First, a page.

Part mad scientist horror flick and part psycho sexual thriller, Annette Ashlie Slomka’s debut feature plays like a Frank Henenlotter movie minus the sense of humor, which is strange because any film with a penis monster you would imagine would be a barrel of laughs. But strange is this film’s most endearing quality.
Sarah Sheldon (played by filmmaker Annette Ashlie Slomka), ex-med student with a raging case of penis envy, creates a living, biting wiener creature and attaches it to the groin of Alex, her male friend/guinea pig. The plan is for Alex, with his new sexual organ dangling between his legs, to sterilize women through sexual intercourse. The idea is to punish society for its promiscuity and the resulting world’s overpopulation.
But the monstro donger turns out to be a real killer and Alex ends up killing a sexual partner. This failed experiment is only a minor set-back, however, as Sarah and another friend/guinea pig of hers, Jenny, have sterilization devices implanted in their lady parts. Together they pick up sleazy guys at bars and have sex with them, while at the same time destroying their seed. So Sarah’s sinister plan continues, but her obsession with the penis monster, which she removes from Alex and keeps in a jar, sends her over the edge, driving her to conduct even more bizarre experiments.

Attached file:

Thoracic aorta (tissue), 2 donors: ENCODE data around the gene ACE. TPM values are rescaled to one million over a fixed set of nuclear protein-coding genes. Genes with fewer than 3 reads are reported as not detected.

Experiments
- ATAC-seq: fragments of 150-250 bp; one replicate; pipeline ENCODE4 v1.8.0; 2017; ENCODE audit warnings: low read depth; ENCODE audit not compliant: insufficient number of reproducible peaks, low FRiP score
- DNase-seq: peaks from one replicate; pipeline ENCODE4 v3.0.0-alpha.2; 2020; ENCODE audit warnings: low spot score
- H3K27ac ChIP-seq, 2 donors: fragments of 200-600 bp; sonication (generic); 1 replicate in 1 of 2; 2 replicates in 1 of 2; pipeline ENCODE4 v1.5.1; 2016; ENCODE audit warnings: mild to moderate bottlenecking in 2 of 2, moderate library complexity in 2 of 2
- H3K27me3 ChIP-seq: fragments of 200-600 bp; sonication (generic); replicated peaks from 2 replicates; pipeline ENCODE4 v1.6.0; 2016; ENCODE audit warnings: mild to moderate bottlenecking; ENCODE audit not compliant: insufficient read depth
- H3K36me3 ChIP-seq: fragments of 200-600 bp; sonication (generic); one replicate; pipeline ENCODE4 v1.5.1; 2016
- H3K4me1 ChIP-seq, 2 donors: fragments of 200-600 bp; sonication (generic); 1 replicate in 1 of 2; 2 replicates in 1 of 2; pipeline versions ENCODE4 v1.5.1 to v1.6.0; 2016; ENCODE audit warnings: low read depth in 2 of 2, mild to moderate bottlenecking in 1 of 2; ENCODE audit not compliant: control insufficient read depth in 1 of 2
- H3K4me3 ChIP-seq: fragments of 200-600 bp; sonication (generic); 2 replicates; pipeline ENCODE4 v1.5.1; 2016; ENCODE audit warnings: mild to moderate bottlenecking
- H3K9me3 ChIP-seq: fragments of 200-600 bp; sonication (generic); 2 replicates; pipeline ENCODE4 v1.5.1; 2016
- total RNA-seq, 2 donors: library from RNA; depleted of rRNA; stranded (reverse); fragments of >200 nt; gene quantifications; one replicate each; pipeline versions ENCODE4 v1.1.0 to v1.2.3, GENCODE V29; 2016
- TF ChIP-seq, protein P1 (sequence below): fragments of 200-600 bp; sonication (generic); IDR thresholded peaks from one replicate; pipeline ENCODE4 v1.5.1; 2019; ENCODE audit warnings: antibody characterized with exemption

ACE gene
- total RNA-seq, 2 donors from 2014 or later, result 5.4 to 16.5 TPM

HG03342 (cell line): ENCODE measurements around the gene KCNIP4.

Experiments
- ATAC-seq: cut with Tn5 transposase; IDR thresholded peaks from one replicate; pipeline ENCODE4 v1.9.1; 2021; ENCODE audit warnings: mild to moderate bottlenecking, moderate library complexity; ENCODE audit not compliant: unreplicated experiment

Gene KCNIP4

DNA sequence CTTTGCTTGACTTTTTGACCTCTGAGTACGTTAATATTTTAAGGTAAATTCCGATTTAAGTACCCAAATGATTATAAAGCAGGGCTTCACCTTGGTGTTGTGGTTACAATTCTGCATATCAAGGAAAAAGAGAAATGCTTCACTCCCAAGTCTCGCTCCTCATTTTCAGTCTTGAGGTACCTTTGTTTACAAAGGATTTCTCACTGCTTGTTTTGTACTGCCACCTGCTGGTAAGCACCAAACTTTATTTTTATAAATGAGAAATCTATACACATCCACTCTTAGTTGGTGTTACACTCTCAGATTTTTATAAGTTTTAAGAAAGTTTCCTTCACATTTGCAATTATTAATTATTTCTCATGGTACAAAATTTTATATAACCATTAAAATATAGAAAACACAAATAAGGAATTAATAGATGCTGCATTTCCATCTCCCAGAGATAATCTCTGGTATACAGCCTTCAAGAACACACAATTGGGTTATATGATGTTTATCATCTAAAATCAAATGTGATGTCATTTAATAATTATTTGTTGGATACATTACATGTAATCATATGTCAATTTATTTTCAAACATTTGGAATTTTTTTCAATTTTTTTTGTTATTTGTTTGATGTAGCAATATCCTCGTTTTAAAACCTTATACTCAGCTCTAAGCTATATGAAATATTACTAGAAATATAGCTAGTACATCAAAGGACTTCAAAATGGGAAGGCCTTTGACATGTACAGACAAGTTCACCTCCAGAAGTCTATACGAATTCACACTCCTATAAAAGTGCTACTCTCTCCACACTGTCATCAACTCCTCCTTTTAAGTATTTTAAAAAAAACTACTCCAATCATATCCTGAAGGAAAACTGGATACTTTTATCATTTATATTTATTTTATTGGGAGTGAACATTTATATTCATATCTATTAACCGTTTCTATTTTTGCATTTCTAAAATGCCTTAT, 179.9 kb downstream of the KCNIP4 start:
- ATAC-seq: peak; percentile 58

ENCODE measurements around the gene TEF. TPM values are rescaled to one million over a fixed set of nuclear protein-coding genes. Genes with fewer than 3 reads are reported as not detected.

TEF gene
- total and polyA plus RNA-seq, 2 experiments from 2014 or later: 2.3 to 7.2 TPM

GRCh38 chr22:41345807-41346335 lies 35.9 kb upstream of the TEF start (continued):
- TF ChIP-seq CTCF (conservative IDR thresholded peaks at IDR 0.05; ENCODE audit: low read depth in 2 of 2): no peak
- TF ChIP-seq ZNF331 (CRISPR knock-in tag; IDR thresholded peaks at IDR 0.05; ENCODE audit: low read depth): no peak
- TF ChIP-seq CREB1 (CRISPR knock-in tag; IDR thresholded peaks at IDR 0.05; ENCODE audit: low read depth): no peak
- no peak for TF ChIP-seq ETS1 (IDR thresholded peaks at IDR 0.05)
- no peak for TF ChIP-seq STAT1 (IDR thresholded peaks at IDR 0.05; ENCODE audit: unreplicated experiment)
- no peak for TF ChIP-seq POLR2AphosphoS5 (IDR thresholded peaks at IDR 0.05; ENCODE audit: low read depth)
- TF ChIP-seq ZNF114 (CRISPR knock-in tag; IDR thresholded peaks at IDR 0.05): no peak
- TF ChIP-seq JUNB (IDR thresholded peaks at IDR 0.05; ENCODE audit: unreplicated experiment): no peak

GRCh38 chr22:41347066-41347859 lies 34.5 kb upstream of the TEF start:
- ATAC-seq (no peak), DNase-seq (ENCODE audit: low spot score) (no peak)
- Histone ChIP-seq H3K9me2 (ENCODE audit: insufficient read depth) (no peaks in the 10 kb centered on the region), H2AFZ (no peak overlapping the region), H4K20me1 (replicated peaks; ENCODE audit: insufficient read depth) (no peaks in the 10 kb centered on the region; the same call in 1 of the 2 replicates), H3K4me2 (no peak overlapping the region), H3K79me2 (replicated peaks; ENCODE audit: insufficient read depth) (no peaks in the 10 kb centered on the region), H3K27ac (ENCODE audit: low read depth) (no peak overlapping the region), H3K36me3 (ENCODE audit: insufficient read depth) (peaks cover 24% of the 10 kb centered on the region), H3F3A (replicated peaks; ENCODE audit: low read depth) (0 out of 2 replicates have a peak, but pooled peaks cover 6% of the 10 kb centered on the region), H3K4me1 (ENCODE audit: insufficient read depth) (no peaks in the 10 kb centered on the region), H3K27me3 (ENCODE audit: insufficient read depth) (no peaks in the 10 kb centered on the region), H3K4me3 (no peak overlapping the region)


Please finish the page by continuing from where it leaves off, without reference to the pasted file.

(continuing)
It’s not all fun and games like you would think. Rather than go for b-movie exploitation, the filmmaker has instead given us a character study of a mad scientist bent on sexual mutilation and mutation. For the most part, the film rides out pretty dark and disturbing, but with a mean kinky streak. Many of the characters here are portrayed as oversexed beasts, which works to validate Sarah’s hatred for the sluttiness of today’s society. However, the few erotic scenes that do exist either end in tragedy or are purposely awkward or miserable. So, again, when I say the movie has some kink to it, don’t look for an arousing erotic experience. If anything, prepare to not want to have sex for the rest of the day.
Transcending its budget limitations, “The Secret Life of Sarah Sheldon” has a strong, unpredictable spirit about it that keeps you watching. It’s not your run-of-the-mill horror flick, despite the presence of a penis monster. It’s something different from a filmmaker not afraid to try some new things. And, yes, once again, it is very, very strange.